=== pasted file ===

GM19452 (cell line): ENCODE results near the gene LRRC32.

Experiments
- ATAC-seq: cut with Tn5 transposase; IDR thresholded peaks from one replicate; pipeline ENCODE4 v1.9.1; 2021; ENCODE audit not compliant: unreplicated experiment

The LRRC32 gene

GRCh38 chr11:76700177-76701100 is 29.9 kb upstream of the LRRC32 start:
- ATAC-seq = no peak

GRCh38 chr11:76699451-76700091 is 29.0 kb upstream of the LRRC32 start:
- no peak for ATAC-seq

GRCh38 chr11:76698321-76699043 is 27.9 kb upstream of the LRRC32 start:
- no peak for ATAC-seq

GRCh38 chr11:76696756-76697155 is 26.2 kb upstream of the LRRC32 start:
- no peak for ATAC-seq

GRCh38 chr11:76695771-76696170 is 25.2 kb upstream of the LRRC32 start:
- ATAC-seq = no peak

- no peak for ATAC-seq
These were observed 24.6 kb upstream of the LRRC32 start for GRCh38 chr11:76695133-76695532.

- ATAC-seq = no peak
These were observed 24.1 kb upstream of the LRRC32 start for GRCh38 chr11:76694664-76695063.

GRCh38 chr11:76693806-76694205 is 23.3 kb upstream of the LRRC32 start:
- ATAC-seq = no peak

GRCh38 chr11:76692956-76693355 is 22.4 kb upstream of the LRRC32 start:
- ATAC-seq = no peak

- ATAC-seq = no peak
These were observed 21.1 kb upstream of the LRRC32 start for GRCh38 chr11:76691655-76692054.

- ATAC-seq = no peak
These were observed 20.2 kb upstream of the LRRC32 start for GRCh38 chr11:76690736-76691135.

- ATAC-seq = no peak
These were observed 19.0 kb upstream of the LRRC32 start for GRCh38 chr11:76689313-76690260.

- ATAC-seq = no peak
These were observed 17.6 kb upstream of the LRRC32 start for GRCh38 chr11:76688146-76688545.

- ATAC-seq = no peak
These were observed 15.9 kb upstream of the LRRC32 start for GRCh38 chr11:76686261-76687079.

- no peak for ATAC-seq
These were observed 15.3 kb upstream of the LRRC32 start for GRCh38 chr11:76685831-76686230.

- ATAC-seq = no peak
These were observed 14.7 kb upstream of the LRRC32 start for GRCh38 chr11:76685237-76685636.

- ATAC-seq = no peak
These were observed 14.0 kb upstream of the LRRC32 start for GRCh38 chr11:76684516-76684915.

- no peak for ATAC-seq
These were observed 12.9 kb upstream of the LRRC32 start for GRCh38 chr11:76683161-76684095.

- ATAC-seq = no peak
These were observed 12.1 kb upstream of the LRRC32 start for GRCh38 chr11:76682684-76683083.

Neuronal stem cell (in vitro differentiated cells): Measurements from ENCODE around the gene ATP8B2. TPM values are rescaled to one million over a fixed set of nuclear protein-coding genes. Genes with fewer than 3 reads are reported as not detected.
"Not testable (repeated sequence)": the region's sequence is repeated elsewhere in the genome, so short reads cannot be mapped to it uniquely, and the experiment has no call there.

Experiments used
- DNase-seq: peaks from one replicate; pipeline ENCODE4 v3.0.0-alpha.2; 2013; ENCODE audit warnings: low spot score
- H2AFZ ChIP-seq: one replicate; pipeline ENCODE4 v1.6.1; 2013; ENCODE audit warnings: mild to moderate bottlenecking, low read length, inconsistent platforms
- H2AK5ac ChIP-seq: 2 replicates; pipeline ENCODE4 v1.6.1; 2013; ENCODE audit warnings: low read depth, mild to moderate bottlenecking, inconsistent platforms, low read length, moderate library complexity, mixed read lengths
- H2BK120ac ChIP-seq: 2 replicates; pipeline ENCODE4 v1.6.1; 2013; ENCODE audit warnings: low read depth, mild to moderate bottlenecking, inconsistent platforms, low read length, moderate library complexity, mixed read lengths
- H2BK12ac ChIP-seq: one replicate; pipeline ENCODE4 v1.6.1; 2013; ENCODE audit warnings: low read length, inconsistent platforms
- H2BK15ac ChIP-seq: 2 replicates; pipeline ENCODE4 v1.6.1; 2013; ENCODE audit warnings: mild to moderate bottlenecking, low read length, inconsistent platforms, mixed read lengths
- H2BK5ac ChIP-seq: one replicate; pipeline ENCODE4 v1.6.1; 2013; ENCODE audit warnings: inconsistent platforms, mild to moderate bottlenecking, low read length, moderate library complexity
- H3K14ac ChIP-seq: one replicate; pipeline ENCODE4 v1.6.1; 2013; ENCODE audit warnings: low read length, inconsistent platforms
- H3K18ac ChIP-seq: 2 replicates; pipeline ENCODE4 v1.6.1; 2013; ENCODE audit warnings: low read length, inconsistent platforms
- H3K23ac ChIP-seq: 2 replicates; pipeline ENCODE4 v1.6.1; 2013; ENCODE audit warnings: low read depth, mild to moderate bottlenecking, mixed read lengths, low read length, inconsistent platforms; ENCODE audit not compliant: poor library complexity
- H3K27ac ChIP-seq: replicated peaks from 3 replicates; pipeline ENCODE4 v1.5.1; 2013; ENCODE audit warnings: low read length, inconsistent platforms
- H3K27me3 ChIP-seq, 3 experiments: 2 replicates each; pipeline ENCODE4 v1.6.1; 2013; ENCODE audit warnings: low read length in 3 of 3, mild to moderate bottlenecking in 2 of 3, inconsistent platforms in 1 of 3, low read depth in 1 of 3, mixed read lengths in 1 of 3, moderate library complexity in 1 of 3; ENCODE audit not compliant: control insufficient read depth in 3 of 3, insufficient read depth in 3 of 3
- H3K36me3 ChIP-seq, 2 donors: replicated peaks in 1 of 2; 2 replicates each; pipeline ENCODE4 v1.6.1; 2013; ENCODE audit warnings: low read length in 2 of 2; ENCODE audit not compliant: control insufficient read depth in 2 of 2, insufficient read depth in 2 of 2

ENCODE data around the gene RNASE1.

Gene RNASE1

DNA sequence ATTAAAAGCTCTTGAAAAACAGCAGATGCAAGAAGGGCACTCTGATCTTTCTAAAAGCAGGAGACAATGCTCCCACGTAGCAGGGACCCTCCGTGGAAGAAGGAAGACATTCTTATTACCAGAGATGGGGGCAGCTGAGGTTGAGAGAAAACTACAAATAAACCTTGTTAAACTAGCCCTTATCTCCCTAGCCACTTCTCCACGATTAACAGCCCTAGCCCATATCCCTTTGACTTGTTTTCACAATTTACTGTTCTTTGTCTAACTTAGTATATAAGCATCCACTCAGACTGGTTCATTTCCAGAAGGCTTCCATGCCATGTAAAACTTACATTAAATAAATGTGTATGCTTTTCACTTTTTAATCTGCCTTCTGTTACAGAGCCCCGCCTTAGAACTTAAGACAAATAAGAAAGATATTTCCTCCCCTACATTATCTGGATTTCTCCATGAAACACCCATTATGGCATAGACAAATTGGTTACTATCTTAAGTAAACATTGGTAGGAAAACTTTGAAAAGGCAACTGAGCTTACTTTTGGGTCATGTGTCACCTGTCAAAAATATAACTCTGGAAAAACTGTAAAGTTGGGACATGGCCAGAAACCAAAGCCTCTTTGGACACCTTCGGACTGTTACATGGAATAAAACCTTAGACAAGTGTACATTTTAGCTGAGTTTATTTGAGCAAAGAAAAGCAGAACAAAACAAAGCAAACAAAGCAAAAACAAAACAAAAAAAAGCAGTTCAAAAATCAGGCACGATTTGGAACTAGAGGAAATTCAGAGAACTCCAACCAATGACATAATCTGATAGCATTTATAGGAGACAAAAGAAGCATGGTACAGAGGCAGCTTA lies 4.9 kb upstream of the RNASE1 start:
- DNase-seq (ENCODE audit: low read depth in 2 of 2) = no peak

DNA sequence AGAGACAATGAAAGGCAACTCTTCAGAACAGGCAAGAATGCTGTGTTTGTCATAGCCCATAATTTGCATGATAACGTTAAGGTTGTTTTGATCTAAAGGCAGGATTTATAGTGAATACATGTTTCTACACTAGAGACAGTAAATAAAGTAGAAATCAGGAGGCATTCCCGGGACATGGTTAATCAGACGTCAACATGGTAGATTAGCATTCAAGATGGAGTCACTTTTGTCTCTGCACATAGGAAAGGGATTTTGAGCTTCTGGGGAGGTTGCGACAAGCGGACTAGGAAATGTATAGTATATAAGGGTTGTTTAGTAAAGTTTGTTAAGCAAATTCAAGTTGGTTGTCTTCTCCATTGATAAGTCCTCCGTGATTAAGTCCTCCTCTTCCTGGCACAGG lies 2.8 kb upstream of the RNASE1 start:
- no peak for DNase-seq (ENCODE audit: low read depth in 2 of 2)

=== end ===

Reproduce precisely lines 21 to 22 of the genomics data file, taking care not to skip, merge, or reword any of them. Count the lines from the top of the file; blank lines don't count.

GRCh38 chr11:76692956-76693355 is 22.4 kb upstream of the LRRC32 start:
- ATAC-seq = no peak